In today’s digitally interconnected landscape, the people, the government and corporations require swift and succinct updates on important issues for immediate impact and action, particularly amidst a backdrop of ongoing social media restrictions and the prolonged X (formerly Twitter) ban.

A mere ten years ago, government agencies scarcely utilised social platforms for public engagement, as many of these channels were non-existent or primarily served social purposes. However, the paradigm has shifted significantly. Social media has evolved into a recognised mode of communication, facilitating enhanced connectivity between public sector bodies and the citizens they represent.

Many foreign organisations assist Pakistani companies in generating employment opportunities by facilitating the export of goods and services for developmental initiatives in burgeoning markets. As such, various non-governmental organisations, non-profit organisations, and fundraising institutions have identified social media as an especially beneficial platform for advancing their goals.

For example, The Citizens Foundation (TCF), with over 28,000 Instagram followers, and Transparent Hands, with over 16,000 Instagram followers, are some of the top NGOs in Pakistan involved in welfare activities to provide the best education and healthcare services, respectively, to the underprivileged and poor of Pakistan.

Surging VPN reliance due to internet and social media restrictions negatively impacts businesses dependent on such platforms for online connectivity and engagement

The connections such organisations make through X and other social media platforms are crucial. They optimise their impact on these platforms by strategically tagging partners in relevant posts, through cross-sharing, and mutually promoting content that resonates with their followers.

A week ago, TCF posted a video about a donation which received over 5,500 likes. Creating engagement and impressions this way leads to further business growth as the content reaches the right audience using the right hashtags.

A year of bans

What happens when governments restrict such websites? It’s a lose-lose situation. Politics aside, the government is losing a lot of business. The influencer marketing industry is greatly impacted. Corporations lose out on using these influencers for campaigns to grow their business. The advertising industry is adversely affected.

What follows is chaos since this triggers a surge in demand for Virtual Private Networks (VPNs) as individuals seek alternate means to access the restricted platforms.

Pakistan has enforced internet restrictions five times this year. Among them, three instances occurred in February, directly linked to the elections, while the remaining two happened in January during virtual events organised by the PTI.

Following the public outcry over the arrest of former prime minister Imran Khan, authorities in Pakistan blocked access to X and other social media platforms on May 9, leading to a surge in demand for VPNs in the country.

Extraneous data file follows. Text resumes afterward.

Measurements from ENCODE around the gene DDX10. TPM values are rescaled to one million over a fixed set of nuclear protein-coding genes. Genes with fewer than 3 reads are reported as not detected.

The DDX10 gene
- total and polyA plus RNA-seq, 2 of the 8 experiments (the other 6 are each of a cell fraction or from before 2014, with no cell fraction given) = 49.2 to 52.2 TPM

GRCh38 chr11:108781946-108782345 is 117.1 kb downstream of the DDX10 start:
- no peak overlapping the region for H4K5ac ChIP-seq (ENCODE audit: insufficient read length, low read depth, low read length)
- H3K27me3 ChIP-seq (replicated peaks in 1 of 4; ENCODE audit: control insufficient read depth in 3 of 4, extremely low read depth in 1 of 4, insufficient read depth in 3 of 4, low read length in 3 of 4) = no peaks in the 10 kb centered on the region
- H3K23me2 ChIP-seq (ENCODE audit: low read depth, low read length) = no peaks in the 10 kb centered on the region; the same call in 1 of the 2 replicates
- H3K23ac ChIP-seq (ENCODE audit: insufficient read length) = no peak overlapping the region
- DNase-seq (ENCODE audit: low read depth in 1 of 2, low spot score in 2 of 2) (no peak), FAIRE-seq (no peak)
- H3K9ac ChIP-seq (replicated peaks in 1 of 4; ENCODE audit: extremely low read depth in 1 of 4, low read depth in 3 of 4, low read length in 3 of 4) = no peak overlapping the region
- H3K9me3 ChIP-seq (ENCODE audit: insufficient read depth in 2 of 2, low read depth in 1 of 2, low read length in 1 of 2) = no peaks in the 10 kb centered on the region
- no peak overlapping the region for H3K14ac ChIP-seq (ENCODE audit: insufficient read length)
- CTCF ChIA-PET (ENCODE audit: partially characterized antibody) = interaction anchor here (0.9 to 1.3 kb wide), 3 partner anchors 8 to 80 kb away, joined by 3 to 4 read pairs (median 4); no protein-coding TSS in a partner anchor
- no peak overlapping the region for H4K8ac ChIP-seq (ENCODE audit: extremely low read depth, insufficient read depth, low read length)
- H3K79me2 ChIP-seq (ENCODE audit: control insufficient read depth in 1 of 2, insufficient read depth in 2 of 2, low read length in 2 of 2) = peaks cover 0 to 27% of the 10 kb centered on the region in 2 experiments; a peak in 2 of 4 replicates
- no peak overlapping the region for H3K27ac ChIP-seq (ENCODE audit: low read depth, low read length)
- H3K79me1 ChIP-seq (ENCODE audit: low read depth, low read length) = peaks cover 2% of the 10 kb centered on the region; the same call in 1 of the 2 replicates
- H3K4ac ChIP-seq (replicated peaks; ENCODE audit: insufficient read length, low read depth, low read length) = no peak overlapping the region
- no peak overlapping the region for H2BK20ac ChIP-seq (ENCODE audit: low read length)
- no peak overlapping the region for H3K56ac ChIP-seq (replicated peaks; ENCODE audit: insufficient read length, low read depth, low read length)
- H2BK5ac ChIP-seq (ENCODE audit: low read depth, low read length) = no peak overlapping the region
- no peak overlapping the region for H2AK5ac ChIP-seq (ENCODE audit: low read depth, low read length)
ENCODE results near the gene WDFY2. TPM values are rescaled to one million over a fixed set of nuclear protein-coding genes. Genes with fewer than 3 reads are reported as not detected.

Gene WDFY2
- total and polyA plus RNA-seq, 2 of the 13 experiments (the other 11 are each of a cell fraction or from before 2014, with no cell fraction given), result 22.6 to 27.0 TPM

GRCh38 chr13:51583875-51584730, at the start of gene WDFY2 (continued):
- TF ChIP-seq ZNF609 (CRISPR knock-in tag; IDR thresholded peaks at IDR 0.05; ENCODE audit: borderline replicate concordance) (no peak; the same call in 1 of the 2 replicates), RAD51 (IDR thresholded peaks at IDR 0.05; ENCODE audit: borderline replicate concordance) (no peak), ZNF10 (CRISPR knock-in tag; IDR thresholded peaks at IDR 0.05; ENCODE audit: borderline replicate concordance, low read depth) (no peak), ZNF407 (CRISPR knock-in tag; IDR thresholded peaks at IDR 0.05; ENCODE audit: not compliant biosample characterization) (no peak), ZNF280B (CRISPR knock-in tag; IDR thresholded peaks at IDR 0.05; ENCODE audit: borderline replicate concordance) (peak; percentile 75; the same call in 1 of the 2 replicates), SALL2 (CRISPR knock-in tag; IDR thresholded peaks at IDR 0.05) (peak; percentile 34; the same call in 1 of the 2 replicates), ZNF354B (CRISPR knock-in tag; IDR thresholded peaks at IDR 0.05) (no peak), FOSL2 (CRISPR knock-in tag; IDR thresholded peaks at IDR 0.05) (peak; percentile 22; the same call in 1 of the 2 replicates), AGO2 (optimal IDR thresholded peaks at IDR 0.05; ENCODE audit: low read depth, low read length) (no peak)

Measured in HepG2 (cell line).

On Dec 17, Pakistani authorities blocked social media platforms for seven hours during an online opposition event. This action resulted in a comparable increase of 229 per cent in the demand for VPNs in Pakistan, according to research by independent VPN review website Top10VPN.

The demand for VPN services in Pakistan more than doubled on Feb 19 compared to the daily average over the 28 days prior as the authorities blocked X.

Following the prohibition of social media platforms in Pakistan on Jan 20, there has been an extraordinary spike in the request for VPNs, as reported by Switzerland-based internet privacy firm Proton, marking a remarkable 6,000pc surge, almost four times higher than average as the government severely throttled access to all major social media platforms during an online event held by a popular political party.

Nord Security, a VPN provider operating in Pakistan, also reported that the interest in its products doubled. Meanwhile, ExpressVPN noted a 67pc surge in traffic from Pakistan to its website within 24 hours of the disruption, which has since risen to 80pc.

Additionally, Surfshark, another regional provider, reported a significant increase in new user acquisitions, ranging between 300pc and 400pc compared to the previous month. This data suggests Pakistani users’ rising reliance on VPN services for internet access and privacy.

This increased reliance on VPNs can have detrimental effects on the economy. Firstly, the proliferation of VPN usage can decrease productivity, as people spend valuable work hours circumventing social media bans rather than focusing on their tasks.

Secondly, businesses reliant on social media for marketing and customer engagement can suffer from reduced reach, engagement and connectivity with their target audience, potentially impacting sales and brand visibility.

Finally, increased demand for VPN services may strain internet infrastructure, leading to slower connection speeds and higher costs for businesses and consumers. While social media bans may aim to address various concerns, their unintended economic consequences underscore the need for nuanced approaches to regulation and digital governance.

The writer is the head of content at a communications agency.

Published in Dawn, The Business and Finance Weekly, April 1st, 2024

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